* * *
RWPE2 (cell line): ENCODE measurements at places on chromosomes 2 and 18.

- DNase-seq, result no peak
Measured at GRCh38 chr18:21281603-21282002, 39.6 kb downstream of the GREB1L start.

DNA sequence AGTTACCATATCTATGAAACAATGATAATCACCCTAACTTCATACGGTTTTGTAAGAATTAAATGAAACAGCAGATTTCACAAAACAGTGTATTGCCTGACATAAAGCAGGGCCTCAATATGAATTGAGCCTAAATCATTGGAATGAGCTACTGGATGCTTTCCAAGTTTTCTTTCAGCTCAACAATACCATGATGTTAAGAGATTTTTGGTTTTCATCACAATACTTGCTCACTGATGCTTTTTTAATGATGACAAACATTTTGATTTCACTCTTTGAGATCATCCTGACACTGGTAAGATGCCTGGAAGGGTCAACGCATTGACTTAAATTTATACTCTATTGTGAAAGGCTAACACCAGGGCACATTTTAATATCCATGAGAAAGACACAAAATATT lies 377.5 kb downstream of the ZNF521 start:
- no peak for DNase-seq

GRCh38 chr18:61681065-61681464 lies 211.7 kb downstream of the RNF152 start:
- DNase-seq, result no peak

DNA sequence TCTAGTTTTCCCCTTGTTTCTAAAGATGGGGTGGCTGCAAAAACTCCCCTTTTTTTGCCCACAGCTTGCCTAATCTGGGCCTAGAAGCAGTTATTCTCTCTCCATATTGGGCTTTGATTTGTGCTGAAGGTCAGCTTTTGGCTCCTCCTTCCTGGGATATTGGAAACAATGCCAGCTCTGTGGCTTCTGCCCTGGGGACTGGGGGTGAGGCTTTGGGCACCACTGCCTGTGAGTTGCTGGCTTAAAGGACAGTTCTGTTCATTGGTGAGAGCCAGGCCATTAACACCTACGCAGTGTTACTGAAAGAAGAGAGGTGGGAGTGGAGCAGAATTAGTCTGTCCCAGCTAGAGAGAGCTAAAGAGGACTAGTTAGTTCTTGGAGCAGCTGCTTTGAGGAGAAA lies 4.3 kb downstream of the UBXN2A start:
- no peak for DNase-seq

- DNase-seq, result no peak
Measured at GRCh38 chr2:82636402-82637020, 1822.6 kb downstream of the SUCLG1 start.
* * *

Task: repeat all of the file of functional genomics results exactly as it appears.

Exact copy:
RWPE2 (cell line): ENCODE measurements at places on chromosomes 2 and 18.

- DNase-seq, result no peak
Measured at GRCh38 chr18:21281603-21282002, 39.6 kb downstream of the GREB1L start.

DNA sequence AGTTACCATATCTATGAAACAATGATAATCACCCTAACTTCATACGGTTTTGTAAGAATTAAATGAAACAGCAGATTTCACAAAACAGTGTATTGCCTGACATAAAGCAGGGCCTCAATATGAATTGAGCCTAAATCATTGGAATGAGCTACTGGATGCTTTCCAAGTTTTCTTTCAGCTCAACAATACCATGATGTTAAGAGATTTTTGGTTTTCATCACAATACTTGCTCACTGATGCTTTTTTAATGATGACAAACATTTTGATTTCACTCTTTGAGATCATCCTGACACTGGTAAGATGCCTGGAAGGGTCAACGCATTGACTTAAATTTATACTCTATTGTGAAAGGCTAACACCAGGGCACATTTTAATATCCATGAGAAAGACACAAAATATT lies 377.5 kb downstream of the ZNF521 start:
- no peak for DNase-seq

GRCh38 chr18:61681065-61681464 lies 211.7 kb downstream of the RNF152 start:
- DNase-seq, result no peak

DNA sequence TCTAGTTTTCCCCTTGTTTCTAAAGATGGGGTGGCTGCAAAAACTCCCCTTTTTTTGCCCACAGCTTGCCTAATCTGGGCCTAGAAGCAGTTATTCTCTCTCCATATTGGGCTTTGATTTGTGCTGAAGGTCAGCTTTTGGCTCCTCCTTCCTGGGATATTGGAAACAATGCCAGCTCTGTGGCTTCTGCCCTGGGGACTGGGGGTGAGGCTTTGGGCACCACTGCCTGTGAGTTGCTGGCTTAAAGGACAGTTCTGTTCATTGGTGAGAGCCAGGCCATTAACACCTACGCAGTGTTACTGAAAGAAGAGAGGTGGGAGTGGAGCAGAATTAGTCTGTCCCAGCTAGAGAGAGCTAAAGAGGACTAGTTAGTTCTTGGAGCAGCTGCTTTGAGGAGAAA lies 4.3 kb downstream of the UBXN2A start:
- no peak for DNase-seq

- DNase-seq, result no peak
Measured at GRCh38 chr2:82636402-82637020, 1822.6 kb downstream of the SUCLG1 start.